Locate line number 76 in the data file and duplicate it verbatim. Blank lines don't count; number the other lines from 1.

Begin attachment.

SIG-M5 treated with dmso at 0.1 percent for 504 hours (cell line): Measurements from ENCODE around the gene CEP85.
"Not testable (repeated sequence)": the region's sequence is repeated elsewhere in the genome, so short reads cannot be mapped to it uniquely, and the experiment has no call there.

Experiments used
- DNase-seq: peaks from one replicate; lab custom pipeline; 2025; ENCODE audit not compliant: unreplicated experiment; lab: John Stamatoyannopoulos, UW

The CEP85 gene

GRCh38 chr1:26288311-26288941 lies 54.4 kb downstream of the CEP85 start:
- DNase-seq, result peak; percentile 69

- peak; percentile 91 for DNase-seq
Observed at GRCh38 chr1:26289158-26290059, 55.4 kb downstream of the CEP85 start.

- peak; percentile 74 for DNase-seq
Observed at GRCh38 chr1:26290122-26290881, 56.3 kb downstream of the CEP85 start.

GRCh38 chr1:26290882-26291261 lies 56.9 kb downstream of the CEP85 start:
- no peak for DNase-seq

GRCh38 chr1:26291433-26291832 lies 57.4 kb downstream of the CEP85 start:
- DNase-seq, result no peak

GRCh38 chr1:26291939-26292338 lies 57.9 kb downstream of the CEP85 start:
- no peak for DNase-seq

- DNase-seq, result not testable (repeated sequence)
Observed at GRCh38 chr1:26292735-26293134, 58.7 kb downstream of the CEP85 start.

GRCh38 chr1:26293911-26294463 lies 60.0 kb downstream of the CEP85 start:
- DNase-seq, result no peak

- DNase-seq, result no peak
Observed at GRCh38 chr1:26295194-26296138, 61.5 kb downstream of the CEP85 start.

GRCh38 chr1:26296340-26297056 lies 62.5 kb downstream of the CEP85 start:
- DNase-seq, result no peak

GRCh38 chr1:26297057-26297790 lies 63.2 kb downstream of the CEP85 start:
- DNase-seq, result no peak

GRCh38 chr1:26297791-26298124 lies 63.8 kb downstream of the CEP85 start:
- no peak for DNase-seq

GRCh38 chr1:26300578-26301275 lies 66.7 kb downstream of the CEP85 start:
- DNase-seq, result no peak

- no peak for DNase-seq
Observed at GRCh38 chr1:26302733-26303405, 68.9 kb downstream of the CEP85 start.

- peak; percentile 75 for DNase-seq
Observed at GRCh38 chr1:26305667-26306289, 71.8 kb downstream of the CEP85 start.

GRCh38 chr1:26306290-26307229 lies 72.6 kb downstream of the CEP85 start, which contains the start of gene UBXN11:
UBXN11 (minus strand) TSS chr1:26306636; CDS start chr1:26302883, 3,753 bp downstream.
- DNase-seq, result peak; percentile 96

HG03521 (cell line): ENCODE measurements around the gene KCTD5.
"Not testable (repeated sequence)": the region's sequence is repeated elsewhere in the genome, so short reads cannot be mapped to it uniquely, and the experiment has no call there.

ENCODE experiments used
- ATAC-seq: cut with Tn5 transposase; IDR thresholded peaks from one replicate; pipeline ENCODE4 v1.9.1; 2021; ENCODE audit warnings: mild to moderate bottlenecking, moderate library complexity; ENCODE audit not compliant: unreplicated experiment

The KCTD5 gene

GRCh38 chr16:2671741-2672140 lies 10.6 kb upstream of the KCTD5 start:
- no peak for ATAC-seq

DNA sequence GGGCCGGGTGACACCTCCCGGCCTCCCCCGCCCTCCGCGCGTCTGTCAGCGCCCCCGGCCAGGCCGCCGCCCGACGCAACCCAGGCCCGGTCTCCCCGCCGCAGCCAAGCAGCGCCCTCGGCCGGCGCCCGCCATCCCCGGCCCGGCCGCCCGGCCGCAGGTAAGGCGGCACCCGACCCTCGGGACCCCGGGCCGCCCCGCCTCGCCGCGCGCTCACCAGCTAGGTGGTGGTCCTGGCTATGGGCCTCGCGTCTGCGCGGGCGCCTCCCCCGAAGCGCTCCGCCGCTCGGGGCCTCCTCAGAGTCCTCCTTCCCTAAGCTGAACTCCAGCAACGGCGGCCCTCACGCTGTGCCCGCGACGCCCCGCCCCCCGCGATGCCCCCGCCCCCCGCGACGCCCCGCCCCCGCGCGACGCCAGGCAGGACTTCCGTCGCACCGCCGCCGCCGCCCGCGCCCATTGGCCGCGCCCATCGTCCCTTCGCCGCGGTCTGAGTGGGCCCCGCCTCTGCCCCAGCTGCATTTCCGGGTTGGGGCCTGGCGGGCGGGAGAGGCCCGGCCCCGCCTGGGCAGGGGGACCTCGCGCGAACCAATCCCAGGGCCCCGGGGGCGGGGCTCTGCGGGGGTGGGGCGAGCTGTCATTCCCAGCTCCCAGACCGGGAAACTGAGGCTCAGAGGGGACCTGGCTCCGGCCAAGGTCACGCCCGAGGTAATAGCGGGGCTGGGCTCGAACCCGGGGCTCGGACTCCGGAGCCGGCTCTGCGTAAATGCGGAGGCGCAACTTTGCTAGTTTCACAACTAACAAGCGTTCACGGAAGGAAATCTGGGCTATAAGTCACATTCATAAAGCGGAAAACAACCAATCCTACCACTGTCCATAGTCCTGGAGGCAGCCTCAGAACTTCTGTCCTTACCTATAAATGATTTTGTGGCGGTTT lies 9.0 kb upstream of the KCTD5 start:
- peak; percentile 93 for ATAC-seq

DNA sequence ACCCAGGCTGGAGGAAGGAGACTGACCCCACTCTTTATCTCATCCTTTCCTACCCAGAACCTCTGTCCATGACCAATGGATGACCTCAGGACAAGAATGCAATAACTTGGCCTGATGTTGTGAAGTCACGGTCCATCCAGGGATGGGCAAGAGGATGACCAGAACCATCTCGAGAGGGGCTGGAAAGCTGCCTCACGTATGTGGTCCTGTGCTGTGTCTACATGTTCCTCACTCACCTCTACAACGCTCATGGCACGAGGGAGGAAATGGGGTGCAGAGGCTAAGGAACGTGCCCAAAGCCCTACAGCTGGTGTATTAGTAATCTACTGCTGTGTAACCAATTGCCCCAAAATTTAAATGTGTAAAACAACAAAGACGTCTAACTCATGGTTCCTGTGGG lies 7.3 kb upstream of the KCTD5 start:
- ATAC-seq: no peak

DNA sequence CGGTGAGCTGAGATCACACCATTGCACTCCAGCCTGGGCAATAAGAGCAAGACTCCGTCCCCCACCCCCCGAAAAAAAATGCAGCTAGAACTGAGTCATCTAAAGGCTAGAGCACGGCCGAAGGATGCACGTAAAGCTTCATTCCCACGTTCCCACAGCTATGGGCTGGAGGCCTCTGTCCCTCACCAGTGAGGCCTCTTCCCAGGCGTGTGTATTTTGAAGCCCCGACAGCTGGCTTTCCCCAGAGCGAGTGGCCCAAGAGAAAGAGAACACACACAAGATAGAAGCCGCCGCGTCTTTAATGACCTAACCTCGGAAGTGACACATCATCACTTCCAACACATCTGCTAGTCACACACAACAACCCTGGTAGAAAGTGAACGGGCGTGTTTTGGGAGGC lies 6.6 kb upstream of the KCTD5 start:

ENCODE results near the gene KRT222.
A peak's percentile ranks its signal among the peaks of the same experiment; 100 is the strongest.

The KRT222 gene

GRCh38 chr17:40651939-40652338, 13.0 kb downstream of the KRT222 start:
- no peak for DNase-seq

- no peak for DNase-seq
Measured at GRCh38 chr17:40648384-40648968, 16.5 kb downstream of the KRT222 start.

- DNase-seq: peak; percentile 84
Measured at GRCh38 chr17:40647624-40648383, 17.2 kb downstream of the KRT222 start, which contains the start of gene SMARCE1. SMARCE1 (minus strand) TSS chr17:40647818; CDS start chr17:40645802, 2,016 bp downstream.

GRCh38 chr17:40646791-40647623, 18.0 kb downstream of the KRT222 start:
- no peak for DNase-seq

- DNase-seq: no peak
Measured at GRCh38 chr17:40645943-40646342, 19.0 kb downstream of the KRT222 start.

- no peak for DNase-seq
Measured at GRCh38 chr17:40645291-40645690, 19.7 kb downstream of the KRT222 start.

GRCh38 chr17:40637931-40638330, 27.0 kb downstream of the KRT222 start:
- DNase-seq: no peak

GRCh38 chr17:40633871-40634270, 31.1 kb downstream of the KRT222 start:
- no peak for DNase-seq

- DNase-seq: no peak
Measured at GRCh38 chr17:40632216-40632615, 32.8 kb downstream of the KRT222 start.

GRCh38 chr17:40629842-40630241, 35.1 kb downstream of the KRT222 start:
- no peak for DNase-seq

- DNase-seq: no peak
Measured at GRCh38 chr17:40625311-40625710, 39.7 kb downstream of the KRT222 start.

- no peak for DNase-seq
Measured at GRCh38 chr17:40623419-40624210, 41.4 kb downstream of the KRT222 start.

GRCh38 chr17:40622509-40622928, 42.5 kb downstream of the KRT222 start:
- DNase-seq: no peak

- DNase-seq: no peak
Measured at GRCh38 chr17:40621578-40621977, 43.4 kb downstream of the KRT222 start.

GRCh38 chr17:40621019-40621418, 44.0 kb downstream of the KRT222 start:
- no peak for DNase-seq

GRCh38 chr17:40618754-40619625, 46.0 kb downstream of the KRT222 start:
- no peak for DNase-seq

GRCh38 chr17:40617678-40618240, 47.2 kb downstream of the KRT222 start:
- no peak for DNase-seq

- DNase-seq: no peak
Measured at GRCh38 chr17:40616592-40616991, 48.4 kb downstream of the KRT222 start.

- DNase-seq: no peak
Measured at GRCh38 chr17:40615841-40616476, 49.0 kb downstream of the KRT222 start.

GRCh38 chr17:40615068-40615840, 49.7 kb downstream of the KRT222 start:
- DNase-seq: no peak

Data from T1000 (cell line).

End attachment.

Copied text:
- no peak for DNase-seq